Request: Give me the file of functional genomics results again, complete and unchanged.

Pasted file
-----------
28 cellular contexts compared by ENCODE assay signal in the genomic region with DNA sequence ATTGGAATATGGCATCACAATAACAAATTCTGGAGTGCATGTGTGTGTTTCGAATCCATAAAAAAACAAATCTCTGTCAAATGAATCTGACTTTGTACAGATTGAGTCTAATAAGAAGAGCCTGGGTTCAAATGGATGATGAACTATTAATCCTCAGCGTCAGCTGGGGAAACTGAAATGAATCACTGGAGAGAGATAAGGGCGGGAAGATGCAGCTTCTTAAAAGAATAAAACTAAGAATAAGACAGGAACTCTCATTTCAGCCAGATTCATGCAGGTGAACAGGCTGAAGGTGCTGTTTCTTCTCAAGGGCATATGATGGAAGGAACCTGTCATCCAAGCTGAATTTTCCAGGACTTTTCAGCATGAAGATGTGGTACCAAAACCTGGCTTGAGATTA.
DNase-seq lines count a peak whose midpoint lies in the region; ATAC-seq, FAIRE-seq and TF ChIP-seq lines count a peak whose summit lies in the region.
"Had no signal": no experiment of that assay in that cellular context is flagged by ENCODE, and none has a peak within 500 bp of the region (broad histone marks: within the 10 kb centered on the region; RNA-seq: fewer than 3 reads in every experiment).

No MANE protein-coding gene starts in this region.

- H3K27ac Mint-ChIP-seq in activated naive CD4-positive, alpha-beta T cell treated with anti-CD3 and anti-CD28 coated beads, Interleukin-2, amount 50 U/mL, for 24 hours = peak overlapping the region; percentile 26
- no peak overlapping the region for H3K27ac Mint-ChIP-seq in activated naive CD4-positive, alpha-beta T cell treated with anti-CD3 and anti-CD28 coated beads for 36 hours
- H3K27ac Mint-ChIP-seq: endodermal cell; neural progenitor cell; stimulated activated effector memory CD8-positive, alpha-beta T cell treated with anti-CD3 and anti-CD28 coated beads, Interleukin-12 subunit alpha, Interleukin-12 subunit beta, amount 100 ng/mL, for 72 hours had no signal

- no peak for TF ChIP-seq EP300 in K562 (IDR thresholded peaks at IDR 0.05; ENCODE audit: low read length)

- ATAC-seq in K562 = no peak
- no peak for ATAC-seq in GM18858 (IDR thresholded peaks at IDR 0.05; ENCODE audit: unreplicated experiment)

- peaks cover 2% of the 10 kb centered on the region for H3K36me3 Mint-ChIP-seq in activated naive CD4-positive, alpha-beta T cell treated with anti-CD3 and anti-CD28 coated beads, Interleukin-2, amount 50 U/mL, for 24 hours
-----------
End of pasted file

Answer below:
28 cellular contexts compared by ENCODE assay signal in the genomic region with DNA sequence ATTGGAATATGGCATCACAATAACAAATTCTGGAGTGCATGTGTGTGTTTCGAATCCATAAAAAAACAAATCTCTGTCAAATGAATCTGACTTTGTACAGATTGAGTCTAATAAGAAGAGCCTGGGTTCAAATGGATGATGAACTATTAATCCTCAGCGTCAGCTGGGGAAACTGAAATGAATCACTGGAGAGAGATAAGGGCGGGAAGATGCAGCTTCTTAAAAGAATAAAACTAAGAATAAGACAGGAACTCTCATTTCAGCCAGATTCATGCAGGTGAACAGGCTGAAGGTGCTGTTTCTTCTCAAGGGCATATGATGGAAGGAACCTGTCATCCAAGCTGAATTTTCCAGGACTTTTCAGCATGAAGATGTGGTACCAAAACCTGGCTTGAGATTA.
DNase-seq lines count a peak whose midpoint lies in the region; ATAC-seq, FAIRE-seq and TF ChIP-seq lines count a peak whose summit lies in the region.
"Had no signal": no experiment of that assay in that cellular context is flagged by ENCODE, and none has a peak within 500 bp of the region (broad histone marks: within the 10 kb centered on the region; RNA-seq: fewer than 3 reads in every experiment).

No MANE protein-coding gene starts in this region.

- H3K27ac Mint-ChIP-seq in activated naive CD4-positive, alpha-beta T cell treated with anti-CD3 and anti-CD28 coated beads, Interleukin-2, amount 50 U/mL, for 24 hours = peak overlapping the region; percentile 26
- no peak overlapping the region for H3K27ac Mint-ChIP-seq in activated naive CD4-positive, alpha-beta T cell treated with anti-CD3 and anti-CD28 coated beads for 36 hours
- H3K27ac Mint-ChIP-seq: endodermal cell; neural progenitor cell; stimulated activated effector memory CD8-positive, alpha-beta T cell treated with anti-CD3 and anti-CD28 coated beads, Interleukin-12 subunit alpha, Interleukin-12 subunit beta, amount 100 ng/mL, for 72 hours had no signal

- no peak for TF ChIP-seq EP300 in K562 (IDR thresholded peaks at IDR 0.05; ENCODE audit: low read length)

- ATAC-seq in K562 = no peak
- no peak for ATAC-seq in GM18858 (IDR thresholded peaks at IDR 0.05; ENCODE audit: unreplicated experiment)

- peaks cover 2% of the 10 kb centered on the region for H3K36me3 Mint-ChIP-seq in activated naive CD4-positive, alpha-beta T cell treated with anti-CD3 and anti-CD28 coated beads, Interleukin-2, amount 50 U/mL, for 24 hours